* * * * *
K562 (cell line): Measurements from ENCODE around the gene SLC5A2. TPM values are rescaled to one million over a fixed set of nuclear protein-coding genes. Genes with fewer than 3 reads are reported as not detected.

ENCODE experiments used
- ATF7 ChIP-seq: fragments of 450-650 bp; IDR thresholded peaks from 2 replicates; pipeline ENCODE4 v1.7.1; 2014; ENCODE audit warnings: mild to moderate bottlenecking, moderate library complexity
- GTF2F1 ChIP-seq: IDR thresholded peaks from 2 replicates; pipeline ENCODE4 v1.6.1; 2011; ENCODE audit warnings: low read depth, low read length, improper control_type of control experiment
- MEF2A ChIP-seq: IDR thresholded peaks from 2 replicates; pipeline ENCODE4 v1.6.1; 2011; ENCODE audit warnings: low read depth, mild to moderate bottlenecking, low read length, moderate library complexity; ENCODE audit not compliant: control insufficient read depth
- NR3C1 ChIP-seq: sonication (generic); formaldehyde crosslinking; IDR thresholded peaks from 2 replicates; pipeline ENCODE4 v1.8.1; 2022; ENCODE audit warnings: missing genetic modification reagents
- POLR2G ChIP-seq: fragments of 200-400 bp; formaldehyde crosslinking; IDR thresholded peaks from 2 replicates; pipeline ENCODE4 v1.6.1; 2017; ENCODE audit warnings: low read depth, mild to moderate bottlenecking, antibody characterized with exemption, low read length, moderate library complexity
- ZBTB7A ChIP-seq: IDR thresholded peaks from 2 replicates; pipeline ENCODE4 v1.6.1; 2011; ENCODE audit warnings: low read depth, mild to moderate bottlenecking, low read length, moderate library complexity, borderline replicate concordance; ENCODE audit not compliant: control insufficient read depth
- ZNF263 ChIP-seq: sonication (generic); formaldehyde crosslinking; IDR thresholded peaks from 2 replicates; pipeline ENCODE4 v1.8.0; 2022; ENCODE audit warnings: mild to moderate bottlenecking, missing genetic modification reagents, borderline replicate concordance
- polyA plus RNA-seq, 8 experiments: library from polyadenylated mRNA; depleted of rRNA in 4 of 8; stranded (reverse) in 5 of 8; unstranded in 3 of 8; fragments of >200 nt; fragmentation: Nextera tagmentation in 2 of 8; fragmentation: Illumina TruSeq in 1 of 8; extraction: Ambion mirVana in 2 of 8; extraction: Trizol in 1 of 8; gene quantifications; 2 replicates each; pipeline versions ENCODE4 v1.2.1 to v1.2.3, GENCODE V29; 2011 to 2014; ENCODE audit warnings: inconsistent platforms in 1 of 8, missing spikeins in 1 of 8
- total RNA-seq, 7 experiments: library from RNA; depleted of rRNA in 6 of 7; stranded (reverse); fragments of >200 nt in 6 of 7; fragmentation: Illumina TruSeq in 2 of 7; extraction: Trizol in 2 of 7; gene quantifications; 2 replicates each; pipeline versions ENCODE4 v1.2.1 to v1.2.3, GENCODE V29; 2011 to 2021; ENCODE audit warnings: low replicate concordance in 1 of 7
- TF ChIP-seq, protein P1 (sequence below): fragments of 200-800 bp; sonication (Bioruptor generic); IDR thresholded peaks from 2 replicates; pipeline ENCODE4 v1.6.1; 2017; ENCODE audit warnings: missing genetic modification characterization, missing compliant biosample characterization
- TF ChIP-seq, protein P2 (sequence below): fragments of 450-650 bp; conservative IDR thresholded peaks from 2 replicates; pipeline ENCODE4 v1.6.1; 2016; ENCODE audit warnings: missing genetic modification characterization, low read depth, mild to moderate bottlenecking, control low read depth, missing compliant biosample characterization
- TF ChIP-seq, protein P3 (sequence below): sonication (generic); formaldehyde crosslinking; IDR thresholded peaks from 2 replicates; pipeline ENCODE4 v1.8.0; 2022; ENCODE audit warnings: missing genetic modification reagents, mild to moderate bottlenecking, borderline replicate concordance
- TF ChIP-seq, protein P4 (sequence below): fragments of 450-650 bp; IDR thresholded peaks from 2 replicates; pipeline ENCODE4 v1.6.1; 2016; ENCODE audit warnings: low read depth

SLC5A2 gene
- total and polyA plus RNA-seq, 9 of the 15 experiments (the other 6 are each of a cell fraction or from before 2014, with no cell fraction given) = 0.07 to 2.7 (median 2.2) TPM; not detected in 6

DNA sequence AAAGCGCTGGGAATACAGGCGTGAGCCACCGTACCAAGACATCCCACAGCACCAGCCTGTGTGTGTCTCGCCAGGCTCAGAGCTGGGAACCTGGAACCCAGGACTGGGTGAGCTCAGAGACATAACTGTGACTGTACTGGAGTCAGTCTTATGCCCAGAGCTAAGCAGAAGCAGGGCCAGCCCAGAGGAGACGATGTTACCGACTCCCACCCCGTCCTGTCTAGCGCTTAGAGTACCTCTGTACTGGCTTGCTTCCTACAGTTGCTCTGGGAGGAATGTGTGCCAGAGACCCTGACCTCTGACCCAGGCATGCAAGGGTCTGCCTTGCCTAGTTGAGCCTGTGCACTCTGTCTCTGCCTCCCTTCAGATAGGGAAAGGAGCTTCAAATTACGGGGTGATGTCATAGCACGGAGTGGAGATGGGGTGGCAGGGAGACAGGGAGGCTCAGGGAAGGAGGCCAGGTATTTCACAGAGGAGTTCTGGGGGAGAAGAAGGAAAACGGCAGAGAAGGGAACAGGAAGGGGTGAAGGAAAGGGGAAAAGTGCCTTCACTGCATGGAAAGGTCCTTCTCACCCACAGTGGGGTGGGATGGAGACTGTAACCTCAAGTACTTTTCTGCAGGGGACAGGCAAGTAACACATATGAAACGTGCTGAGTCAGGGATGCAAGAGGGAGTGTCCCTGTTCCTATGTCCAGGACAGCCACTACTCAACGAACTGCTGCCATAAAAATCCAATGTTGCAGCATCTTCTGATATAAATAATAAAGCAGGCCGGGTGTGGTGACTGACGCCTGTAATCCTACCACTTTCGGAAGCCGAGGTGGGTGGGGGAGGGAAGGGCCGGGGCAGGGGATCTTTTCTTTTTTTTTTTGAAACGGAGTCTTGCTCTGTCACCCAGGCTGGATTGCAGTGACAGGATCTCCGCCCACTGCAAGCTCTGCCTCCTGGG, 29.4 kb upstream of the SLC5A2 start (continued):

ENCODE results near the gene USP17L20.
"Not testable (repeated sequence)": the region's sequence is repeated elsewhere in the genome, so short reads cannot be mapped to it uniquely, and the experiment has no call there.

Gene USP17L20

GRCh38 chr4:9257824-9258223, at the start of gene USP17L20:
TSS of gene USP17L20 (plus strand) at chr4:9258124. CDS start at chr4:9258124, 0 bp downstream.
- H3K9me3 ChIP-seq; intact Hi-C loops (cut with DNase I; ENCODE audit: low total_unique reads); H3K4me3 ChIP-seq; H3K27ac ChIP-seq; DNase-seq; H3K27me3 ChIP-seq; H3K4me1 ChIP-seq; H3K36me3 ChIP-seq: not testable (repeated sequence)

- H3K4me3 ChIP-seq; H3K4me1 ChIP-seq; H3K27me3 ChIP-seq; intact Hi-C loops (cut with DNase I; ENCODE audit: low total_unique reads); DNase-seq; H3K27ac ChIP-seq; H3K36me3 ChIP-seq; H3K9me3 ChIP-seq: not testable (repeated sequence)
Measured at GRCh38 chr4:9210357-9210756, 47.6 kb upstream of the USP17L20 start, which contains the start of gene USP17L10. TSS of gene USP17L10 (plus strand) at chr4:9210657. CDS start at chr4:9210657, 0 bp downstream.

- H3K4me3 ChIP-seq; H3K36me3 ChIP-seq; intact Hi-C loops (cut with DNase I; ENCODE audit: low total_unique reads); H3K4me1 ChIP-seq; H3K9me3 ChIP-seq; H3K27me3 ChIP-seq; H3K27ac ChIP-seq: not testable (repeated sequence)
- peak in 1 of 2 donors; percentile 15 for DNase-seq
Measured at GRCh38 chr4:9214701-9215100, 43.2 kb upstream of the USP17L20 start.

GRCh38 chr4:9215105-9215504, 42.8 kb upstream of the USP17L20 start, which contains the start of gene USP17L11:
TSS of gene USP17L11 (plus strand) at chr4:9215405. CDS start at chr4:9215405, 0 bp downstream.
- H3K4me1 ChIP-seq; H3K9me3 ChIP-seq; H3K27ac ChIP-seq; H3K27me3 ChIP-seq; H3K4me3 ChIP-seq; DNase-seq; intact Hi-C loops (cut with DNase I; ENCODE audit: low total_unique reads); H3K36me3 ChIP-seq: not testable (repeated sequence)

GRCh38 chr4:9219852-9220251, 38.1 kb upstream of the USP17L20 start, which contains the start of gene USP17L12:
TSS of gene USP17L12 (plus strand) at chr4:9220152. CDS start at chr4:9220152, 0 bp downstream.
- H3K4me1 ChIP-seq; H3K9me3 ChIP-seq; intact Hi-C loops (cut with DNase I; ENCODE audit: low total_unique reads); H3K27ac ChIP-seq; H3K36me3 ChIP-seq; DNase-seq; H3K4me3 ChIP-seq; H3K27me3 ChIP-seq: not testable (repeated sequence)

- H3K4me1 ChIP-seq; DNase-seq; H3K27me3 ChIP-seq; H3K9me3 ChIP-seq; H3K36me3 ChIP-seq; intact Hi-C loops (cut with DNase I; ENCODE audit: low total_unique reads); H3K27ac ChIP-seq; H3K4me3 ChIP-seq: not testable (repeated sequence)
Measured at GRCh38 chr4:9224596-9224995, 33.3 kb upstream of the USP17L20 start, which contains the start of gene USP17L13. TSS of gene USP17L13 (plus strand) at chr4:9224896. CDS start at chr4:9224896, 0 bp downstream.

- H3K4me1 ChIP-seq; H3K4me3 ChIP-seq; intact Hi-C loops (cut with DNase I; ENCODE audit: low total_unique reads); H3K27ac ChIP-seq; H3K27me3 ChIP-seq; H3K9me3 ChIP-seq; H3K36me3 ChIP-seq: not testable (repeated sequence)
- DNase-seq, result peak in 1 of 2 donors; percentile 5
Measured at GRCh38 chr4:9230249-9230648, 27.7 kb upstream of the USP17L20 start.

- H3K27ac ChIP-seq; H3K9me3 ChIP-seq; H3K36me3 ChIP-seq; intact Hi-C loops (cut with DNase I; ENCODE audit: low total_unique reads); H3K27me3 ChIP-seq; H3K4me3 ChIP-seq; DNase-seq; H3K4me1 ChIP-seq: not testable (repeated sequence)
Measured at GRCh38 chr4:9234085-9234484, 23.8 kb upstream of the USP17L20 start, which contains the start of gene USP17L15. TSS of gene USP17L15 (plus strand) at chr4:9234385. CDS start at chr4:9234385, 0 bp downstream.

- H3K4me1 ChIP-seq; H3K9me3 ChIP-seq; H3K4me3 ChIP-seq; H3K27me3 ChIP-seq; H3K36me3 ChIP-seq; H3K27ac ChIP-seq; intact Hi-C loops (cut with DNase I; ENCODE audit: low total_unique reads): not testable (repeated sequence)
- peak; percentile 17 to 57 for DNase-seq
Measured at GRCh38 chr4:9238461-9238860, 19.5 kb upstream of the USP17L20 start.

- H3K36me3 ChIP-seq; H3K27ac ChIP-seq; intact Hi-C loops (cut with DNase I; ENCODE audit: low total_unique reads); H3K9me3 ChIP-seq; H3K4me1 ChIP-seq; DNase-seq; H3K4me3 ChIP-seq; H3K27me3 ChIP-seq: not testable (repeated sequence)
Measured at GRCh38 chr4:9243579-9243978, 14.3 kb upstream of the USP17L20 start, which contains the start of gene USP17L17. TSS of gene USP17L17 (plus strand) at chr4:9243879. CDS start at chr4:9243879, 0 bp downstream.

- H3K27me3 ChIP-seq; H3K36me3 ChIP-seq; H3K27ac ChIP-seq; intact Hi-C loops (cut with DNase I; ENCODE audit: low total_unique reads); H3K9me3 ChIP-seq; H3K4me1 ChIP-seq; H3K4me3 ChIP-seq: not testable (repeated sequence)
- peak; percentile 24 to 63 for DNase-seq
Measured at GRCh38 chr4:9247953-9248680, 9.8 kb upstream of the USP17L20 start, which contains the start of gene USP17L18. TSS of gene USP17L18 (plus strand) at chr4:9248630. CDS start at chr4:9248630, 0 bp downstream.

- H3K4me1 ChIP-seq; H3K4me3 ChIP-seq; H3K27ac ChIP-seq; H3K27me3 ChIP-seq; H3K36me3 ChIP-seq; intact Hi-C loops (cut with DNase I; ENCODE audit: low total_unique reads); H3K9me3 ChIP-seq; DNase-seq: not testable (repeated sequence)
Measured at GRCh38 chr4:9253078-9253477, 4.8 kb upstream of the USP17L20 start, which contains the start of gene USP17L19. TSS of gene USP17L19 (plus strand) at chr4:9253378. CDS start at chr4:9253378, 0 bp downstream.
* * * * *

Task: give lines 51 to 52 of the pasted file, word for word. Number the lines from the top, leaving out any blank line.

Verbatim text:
- H3K4me1 ChIP-seq; H3K4me3 ChIP-seq; H3K27ac ChIP-seq; H3K27me3 ChIP-seq; H3K36me3 ChIP-seq; intact Hi-C loops (cut with DNase I; ENCODE audit: low total_unique reads); H3K9me3 ChIP-seq; DNase-seq: not testable (repeated sequence)
Measured at GRCh38 chr4:9253078-9253477, 4.8 kb upstream of the USP17L20 start, which contains the start of gene USP17L19. TSS of gene USP17L19 (plus strand) at chr4:9253378. CDS start at chr4:9253378, 0 bp downstream.